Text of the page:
NICK: This one came out quickly and was written first of the new batch. It’s got a really funky reggae groove going. Nice solo by Tim.

    SA: Yes Virginia, there is an outake from Transistor called “Grifters.” And yes, this is the song re-recorded and revised for 2005. The first time I heard this song mixed I was blown away by the guitars. They are so nice. There was a vocal melody on the Transistor sessions that we decided to discard and re-write. I think you’ll appreciate this revision.

    SA: There exists in this country something so deadly and prevalent, yet so taboo at the same time. It can destroy a persons sense of self, their relationships, their will to live. Chances are, you know someone who is stricken with this yet they haven’t told you a single thing. However, if you were to think about it, you would find warning signs in their personality if you knew what to look for. This song is about child sexual abuse.

    SA: The one thing I wanted to do before work began on the album was to put together a proper home studio. Really what that entailed was acquiring a desk with rack space, one of those cool synth stands that could hold 3 keyboards, a sweet boutique amp, some soft synths, and some nice guitars. Now that we have the toys, let’s make some sounds! One of the guitars happens to be an awesome PRS hollowbody. Just like Mit’s. Well, it was about midnight, the amp was at a nice low volume, and I had the guitar going through this Fulltone Tube Tape Echo. Let’s say lushness. Again, this was a melody I had been kickin with for awhile but I was unsure what to do with. Well, now that I had the means, I looped it to a Sexton beat, hummed the melody with the progression, and the lyrics just came. Pure gravy. The chorus was next. This kinda just happened by admiring the finish on the guitar. The fact that I was also nursing a little Jack at the time didn’t hurt either. The guitar has this nice whiskey center that fades into a deep bordeaux rim. Whiskey & Wine son. Next it was off to Hexum labs for some touch-ups. He put a tasty guitar line before the chorus and then got in touch with his inner Buju Banton for the bridge. Can you say dope?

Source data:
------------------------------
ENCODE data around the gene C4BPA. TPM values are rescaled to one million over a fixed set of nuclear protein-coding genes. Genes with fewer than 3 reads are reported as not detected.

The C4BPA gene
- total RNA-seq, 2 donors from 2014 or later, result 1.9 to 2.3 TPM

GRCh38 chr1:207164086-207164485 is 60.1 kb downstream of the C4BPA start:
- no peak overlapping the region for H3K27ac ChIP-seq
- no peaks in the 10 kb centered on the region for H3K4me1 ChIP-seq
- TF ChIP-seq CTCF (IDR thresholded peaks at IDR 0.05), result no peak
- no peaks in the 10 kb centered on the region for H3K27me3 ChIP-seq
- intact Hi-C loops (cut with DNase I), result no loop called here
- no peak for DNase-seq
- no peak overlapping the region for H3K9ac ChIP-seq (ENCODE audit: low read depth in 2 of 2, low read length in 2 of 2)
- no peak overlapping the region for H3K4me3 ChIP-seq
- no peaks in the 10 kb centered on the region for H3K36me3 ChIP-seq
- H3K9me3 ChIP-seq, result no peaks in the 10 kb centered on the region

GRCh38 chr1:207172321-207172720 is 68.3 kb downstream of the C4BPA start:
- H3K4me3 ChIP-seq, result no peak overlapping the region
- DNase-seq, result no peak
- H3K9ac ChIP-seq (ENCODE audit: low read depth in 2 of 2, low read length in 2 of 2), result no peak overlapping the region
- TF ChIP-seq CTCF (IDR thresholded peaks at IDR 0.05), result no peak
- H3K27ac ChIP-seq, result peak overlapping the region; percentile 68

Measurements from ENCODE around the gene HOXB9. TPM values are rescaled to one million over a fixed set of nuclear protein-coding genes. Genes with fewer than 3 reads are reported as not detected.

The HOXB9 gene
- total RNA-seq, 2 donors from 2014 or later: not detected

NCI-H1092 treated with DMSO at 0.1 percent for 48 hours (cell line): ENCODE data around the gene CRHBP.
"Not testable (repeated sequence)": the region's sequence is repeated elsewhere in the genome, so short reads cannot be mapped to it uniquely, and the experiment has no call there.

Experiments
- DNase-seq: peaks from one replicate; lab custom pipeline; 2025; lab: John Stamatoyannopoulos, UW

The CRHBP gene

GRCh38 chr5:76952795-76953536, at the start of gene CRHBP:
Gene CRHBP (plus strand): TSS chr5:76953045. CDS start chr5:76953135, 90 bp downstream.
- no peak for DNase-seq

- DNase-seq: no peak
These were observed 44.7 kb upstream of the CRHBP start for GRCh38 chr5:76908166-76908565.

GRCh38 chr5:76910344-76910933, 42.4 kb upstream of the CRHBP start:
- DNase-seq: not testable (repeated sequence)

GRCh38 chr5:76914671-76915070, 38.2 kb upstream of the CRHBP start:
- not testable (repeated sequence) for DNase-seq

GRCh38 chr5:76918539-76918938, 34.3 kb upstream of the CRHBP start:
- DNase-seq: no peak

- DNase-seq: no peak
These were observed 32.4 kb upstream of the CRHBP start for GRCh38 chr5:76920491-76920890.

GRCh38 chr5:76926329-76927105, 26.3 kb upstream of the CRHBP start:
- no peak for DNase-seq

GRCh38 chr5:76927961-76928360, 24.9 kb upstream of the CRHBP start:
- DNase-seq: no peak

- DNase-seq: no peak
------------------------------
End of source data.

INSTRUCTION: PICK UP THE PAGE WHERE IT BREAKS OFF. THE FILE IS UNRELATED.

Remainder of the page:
NICK: SA has been coming into his own as an instrumentalist with writing the foundation for “Whiskey and Wine” and “Getting Through to Her.”

    SA: Tim wrote the music for this track around the time of the Evolver sessions, but we never had a chance to demo it. Instrumentally, the track is ferocious. It riffs for days. And yeah, we could’ve thrown a rap on there and served it up that way. Thing is, we’ve done that. It was time to juxtapose something else entirely cause that’s how we rock shit. So I said to myself, “Self, what would Morrissey do?” He might sing about life, he might sing about animal powers, he might even sing about deathbed flowers. Morrissey has been an inspiration to me since 9th grade. I’ve seen him half a dozen times. I love how he’s grown as an artist. His latest release, “You Are The Quarry,” along with his live dvd, “Who Put The M In Manchester,” and his live cd, “Live At Earls Court,” are all must haves. Anyway, back to the track. So, how to approach the song? Well, the melody for me had to compliment the track in some way other than aggressive because the guitars were already doing the talking. I think we hit it on the head with this one. I think you’ll agree.

    NICK: It’s nice to have a track that I can just play guitar on. This Mahoney penned track has a light speed riff in the choruses and SA came up with a cool smooth melody to balance out the hard rock riffs.

    SA: What better way to end an album than a journey such as this one? I love songs like this. Not exactly sure where things are going. Such a beautiful track. It opens on such a fragile sentiment and ends on a cascading testament. Wise indeed.

    SA: Well, that about does it. This album was a joy from start to finish. I’d like to thank Jen for the inspiration, Adam & Peter for their daily energy on the frontlines, Gif Tripp for his contributions, Saint for his belief, Jason for keeping a tight studio and of course T & P & N & C. We’re real excited about the future of this band. It’s time for a new era. I’d also like to thank you for your continued support of what we do. Now it’s time to tour and share the love. See you on the road!